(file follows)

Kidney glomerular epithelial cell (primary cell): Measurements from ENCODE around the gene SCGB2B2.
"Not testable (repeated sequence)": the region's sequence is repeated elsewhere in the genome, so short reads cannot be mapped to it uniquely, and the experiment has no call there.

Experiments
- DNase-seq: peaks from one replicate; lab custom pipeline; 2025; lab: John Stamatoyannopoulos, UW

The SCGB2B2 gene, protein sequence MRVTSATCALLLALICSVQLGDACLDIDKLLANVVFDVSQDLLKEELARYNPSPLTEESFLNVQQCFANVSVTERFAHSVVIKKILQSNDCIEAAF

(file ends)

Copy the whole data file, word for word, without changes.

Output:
Kidney glomerular epithelial cell (primary cell): Measurements from ENCODE around the gene SCGB2B2.
"Not testable (repeated sequence)": the region's sequence is repeated elsewhere in the genome, so short reads cannot be mapped to it uniquely, and the experiment has no call there.

Experiments
- DNase-seq: peaks from one replicate; lab custom pipeline; 2025; lab: John Stamatoyannopoulos, UW

The SCGB2B2 gene, protein sequence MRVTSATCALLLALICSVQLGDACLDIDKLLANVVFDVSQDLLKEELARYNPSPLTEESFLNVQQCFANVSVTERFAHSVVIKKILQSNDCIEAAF